Silverton Siege Review: Guns, Contrived Emotions and a Tense Standoff

Silverton Siege is set in the 1980s and has a very lukewarm approach to its subject matter, which will certainly disappoint those who are interested to find out more about this fascinating moment in South African political history. The movie makes a valiant attempt to give a balanced view of things: it shows us both sides, as it were. Directed by Mandla Walter Dube, the movie runs for approximately 100 minutes.

– Silverton Siege review doesn’t contain any spoilers –

Silverton Siege is on the Brink of Sensationalism of Political History

It is inspired by one of the most sensational events in anti-apartheid history: the Silverton siege in 1980. It is hard to imagine that cliches and contrivances would have been pumped into this story, but some might argue that it was that incident which made America wake up to the fact that violent black militancy was not going away. Certainly, it would be an interesting film project for someone.

Silverton Siege Review: Guns, Contrived Emotions and a Tense Standoff

Silverton Siege is watchable enough, with a lot of blasting loud and explosive gunfights and an unusual degree of realism about how desperate and hungry these activists were: they had no food or water during this prolonged siege, which lasted for more than 30 hours. They were physically exhausted. The hostages were terrified by their captors’ gun-toting intransigence. The thieves are not so many baddies as people who have gone too far but who might yet be persuaded to see reason.

Silverton Siege Review: Guns, Contrived Emotions and a Tense Standoff

There is a serious, interesting and under-explored story here. But Netflix’s film isn’t really interested in it. It is too busy with the cliched hokum of the hostage situation, and its cast is mostly not up to it. Mandela’s release was, of course, what the ANC wanted too, and Dube’s film is about the tense three-day standoff between the police and the hostage-takers.

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Why Must You Watch Silverton Siege?

What the film is really good at is showing the complexities and the moral ambiguities of the situation. The hostage-takers are not shown as terrorists but as self-serving hypocrites who seem to regard their captives’ lives as casually disposable. However, they are human beings with a backstory, and they are not spared our sympathy.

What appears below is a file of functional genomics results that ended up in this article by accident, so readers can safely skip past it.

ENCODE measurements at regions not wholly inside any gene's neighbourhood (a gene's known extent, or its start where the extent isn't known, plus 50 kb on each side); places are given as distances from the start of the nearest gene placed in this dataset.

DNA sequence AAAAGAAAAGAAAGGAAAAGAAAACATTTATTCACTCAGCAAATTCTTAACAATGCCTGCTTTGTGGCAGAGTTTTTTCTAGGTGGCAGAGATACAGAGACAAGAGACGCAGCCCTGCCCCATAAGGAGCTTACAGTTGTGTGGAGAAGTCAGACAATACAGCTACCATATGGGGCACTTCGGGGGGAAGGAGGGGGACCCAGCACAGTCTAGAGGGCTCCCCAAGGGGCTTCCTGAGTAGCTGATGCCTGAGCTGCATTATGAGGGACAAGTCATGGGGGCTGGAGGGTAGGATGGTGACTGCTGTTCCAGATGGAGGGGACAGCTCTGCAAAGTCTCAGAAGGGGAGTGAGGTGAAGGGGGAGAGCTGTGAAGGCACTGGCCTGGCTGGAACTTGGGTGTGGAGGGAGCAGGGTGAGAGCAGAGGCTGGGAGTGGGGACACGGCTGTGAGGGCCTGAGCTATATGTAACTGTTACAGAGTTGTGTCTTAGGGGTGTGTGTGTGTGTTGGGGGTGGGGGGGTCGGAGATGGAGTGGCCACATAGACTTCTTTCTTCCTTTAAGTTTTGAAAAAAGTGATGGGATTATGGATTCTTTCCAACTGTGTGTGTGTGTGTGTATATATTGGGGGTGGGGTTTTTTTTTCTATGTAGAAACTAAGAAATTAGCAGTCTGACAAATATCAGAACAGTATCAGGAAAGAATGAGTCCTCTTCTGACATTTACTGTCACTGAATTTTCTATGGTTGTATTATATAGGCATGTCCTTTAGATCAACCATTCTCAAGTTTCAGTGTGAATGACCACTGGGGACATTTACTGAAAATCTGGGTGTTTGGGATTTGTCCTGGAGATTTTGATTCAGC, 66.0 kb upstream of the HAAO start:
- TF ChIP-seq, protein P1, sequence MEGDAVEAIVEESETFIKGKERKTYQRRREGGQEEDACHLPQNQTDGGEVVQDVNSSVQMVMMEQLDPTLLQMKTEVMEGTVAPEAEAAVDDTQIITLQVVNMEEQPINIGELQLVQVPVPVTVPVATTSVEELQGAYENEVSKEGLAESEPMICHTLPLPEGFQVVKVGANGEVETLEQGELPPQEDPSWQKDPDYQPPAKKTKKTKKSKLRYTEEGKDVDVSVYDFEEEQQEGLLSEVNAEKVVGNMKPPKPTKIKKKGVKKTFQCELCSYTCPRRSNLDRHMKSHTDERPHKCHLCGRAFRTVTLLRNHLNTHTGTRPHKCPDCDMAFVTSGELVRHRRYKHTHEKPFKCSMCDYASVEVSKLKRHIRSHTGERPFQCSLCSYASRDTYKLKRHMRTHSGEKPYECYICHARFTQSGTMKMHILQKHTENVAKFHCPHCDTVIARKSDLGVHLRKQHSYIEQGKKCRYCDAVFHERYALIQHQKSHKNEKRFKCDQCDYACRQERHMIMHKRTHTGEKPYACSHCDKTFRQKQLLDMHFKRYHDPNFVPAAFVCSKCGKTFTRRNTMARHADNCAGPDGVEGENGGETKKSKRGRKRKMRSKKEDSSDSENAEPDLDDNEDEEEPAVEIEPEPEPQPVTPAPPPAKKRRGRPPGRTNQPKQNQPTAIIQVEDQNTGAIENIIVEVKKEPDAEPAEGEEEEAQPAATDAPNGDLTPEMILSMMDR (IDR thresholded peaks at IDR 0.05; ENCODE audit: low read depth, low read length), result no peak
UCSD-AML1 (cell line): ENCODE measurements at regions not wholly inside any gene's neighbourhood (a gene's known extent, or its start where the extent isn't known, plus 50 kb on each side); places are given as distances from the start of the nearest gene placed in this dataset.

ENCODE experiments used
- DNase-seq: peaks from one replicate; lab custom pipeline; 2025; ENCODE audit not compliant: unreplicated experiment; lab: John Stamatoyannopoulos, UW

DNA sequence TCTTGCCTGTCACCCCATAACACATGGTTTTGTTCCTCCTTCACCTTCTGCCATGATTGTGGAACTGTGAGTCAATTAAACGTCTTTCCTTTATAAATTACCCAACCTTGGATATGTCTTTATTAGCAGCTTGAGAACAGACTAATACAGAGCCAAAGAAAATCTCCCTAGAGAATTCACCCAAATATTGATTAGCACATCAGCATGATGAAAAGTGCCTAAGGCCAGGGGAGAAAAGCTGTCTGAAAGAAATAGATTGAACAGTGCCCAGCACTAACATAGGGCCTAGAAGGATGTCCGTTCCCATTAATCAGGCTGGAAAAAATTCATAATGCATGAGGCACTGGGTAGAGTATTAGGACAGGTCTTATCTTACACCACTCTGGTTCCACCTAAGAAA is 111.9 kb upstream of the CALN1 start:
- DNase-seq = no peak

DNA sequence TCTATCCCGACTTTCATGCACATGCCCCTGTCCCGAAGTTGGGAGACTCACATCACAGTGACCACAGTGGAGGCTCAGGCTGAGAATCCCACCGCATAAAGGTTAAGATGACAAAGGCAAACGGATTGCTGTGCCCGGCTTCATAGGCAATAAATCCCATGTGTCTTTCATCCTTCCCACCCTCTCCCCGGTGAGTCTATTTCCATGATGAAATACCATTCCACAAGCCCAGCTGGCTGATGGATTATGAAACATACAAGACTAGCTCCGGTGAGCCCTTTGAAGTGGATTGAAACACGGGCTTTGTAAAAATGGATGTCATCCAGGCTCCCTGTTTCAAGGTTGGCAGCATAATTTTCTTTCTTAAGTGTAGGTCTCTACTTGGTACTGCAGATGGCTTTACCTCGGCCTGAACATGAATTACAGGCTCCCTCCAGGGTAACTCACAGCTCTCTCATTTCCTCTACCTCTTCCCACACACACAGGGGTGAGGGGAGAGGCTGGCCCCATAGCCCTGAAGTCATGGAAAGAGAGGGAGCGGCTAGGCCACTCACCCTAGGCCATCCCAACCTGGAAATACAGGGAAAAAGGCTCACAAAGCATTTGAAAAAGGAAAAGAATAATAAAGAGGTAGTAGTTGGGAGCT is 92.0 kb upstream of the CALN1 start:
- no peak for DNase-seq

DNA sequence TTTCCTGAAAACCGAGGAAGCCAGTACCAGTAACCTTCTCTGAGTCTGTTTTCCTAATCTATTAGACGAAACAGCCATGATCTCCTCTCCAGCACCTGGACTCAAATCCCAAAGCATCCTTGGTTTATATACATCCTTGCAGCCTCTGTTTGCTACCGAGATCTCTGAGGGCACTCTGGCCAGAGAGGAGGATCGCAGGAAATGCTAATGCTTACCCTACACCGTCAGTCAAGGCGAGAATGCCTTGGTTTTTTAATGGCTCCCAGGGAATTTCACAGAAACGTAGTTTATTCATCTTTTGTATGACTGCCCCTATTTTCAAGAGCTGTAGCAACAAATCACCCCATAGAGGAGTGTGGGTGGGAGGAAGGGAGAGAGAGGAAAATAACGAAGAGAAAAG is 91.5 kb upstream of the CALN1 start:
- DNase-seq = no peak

Silverton Siege Review: Guns, Contrived Emotions and a Tense Standoff

But we also see that the security forces have an obligation to rescue those hostages, even though it’s a risky business. And there is a lot of violence involved here on both sides. As it happens, I saw this film at a time when I was involved in a discussion about whether any movie about Black people should be allowed to present negative or even ambivalent characters if that is deemed to be potentially harmful to their public image.

This is not a question that needs answering here: but it’s amazing that when a relatively small group of people are portrayed so uncompromisingly as heroes and martyrs, some effect on their image is automatically assumed.

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Silverton Siege Is Hard-Hitting Yet Contrived With Scope for Improvement

In this movie, there is no attempt to understand or deeply acknowledge the political commitment of this terrorist-to-be. There are just tiresomely obvious liberal-balance contrivances. This is a kind of thing that can happen in action thrillers, but Silverton Siege is a little too chaotic and heavy-handed in the way it tells its story.

Silverton Siege Review: Guns, Contrived Emotions and a Tense Standoff

There are certain well-established cliches in this sort of movie, including the scene where the angry Black political militants are surrounded by the police and can see their comrades on the opposite side of a cordon, with the authorities yelling at them to stay back.

This film shows how the activists were caught in a kind of pincer movement. There was the possibility that their lives might be saved by some kind of negotiation or compromise, but this would inevitably mean that the group’s leader would be arrested, and the others would probably be killed. The Silverton siege was not a precursor to the Sharpeville massacre: it was an event that actually happened between Sharpeville and Soweto. But Silverton is also an opportunity to portray a different element in the struggle against apartheid: one that is more extreme, more urban and less “folkloric” than the Liliesleaf Farm incident, which was dramatised in the film Catch a Fire (2006).

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Stream it or Skip It?

Silverton Siege Review: Guns, Contrived Emotions and a Tense Standoff

The movie is an attempt at a thriller, but the tension is stalled by lengthy and tiresomely on-the-nose dialogue about the ANC and the movement’s ideals. The situation is presented in a way that almost disowns its revolutionary roots: the ANC is portrayed as an organisation of angry young men who are not necessarily idealistic and rather resentful of their former white comrades in arms from their days in MK. The reason they give for hijacking this bank is to draw attention to the brutality of the apartheid regime – so they say. But it also feels like there’s another agenda here.

Silverton Siege is currently streaming on Netflix.

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REVIEW OVERVIEW

Overall

SUMMARY

There is a serious, interesting and under-explored story here in Silverton Siege. But how does it actually fare?

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Silverton Siege Review: Guns, Contrived Emotions and a Tense StandoffThere is a serious, interesting and under-explored story here in Silverton Siege. But how does it actually fare?